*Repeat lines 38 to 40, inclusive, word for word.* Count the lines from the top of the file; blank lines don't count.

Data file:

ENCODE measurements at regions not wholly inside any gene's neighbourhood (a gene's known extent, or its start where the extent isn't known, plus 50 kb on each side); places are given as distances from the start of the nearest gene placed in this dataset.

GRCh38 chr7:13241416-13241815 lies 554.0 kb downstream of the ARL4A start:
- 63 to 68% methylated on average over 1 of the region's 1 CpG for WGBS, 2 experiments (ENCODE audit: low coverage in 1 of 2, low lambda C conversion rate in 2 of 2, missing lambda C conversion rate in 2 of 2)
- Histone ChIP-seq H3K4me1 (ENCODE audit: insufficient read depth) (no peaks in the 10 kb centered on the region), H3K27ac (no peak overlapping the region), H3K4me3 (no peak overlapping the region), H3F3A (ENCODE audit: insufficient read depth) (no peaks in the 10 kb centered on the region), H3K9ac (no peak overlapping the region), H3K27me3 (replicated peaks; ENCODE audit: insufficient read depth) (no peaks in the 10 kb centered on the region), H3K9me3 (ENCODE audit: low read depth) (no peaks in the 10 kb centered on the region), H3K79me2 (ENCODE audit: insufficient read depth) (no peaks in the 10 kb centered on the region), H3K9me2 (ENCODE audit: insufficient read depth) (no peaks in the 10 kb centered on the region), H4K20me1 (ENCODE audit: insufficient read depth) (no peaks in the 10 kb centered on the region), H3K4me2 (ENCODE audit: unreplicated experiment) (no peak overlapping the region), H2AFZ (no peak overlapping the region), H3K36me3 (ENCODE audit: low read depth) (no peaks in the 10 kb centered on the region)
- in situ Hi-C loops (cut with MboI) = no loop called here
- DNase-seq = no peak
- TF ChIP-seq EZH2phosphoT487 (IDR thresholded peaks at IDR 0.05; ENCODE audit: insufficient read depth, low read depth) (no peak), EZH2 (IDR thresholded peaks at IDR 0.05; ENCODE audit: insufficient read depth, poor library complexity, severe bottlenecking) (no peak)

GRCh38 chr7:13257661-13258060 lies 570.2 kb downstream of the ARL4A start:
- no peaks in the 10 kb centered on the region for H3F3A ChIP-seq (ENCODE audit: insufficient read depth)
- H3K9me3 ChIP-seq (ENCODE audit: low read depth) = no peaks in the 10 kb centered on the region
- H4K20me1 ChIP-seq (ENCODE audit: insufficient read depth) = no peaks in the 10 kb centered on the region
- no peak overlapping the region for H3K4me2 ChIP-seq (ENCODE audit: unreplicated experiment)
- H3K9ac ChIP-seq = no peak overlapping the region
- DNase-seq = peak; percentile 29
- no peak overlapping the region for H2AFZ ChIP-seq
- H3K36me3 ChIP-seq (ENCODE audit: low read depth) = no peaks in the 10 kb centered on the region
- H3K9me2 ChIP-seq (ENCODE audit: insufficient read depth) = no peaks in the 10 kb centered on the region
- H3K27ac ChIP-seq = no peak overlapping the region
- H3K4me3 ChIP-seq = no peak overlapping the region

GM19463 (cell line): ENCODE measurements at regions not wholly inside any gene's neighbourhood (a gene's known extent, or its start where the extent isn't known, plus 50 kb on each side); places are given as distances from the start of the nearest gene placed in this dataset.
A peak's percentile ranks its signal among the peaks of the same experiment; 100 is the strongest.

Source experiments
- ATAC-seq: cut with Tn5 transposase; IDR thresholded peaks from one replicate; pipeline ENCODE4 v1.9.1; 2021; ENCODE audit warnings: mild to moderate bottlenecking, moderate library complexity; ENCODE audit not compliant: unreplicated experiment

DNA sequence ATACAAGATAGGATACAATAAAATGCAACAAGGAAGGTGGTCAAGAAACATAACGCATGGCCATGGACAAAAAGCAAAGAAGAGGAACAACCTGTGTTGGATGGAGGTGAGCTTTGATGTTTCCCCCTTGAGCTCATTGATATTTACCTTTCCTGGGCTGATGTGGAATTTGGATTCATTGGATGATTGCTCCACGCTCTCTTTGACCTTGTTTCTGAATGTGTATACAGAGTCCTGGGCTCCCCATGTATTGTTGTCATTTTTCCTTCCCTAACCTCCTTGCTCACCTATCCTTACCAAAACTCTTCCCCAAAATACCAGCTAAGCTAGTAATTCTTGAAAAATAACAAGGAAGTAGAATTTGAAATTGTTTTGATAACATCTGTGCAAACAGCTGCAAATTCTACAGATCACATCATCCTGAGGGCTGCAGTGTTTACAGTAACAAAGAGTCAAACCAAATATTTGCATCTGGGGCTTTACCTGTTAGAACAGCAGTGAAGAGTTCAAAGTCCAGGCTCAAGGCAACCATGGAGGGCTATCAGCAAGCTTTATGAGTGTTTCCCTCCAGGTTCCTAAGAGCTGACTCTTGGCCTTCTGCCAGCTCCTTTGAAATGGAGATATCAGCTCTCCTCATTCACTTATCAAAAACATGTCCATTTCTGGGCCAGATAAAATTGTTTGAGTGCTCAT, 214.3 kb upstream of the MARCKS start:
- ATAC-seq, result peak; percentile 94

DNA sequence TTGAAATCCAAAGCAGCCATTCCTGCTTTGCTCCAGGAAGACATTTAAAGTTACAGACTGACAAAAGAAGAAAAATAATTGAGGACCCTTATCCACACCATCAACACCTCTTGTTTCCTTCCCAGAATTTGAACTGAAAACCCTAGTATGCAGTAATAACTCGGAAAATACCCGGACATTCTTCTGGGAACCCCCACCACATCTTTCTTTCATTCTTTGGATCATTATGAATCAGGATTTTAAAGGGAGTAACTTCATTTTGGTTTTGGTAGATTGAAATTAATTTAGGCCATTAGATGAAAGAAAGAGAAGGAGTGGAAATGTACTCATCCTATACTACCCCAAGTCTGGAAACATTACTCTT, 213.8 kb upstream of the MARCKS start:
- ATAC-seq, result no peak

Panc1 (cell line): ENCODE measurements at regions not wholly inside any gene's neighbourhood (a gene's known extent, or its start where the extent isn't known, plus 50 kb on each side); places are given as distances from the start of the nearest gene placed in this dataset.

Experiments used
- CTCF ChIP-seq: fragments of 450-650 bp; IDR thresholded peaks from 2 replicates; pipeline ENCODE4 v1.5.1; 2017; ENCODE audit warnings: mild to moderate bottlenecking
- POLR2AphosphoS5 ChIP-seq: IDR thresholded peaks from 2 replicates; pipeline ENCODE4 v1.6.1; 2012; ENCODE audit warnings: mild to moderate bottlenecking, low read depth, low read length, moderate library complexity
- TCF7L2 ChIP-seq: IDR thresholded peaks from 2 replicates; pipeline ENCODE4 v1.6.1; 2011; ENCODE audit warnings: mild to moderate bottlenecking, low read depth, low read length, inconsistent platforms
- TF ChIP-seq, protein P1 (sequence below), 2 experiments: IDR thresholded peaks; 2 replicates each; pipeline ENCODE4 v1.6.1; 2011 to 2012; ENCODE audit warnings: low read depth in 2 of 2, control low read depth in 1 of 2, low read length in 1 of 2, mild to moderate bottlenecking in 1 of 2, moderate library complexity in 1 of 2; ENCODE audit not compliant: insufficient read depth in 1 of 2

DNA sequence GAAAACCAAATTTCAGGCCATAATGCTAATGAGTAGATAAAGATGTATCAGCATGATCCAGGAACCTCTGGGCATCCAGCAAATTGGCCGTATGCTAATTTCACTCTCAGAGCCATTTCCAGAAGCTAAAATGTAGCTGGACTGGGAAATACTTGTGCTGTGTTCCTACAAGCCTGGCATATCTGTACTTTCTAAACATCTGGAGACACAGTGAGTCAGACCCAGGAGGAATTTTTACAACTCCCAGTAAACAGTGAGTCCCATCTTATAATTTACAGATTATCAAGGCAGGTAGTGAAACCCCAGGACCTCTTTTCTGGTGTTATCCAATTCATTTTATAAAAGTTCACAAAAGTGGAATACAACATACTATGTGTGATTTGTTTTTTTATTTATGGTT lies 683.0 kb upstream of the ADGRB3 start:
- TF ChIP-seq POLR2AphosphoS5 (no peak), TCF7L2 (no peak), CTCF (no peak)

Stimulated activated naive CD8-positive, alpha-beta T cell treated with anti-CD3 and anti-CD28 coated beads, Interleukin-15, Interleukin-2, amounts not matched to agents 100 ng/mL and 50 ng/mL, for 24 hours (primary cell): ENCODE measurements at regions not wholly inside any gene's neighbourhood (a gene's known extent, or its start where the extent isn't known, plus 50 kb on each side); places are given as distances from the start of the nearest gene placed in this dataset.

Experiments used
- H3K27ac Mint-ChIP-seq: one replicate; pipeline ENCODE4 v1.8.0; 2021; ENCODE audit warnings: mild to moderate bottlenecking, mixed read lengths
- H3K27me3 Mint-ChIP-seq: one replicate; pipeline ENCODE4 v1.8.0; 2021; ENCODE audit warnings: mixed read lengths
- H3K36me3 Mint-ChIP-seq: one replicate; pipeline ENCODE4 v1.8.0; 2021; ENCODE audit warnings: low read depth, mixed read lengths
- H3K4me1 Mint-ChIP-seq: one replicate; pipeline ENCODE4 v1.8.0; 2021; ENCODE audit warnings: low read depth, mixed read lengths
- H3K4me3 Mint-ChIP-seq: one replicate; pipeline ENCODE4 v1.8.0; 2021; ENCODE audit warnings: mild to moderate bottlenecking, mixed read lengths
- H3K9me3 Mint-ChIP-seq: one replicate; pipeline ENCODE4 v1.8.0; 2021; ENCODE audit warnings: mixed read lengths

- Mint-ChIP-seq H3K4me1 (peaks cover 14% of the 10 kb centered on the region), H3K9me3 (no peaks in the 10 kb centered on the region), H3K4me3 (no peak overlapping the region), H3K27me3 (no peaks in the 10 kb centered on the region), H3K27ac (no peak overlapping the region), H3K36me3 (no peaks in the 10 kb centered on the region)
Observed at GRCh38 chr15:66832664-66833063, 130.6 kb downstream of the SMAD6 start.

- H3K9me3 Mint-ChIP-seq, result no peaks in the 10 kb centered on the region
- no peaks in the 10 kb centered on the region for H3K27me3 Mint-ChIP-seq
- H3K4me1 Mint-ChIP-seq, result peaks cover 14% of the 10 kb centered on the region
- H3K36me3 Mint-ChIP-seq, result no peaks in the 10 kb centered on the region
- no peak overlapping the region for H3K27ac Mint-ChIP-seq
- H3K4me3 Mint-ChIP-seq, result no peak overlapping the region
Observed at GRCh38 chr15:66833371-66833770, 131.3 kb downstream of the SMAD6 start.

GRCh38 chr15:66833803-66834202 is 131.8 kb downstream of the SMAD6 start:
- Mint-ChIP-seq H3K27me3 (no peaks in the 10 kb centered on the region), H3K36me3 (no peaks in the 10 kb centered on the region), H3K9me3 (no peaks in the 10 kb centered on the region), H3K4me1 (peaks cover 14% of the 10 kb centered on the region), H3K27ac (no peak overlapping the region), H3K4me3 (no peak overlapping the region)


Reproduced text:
- H3K27ac Mint-ChIP-seq: one replicate; pipeline ENCODE4 v1.8.0; 2021; ENCODE audit warnings: mild to moderate bottlenecking, mixed read lengths
- H3K27me3 Mint-ChIP-seq: one replicate; pipeline ENCODE4 v1.8.0; 2021; ENCODE audit warnings: mixed read lengths
- H3K36me3 Mint-ChIP-seq: one replicate; pipeline ENCODE4 v1.8.0; 2021; ENCODE audit warnings: low read depth, mixed read lengths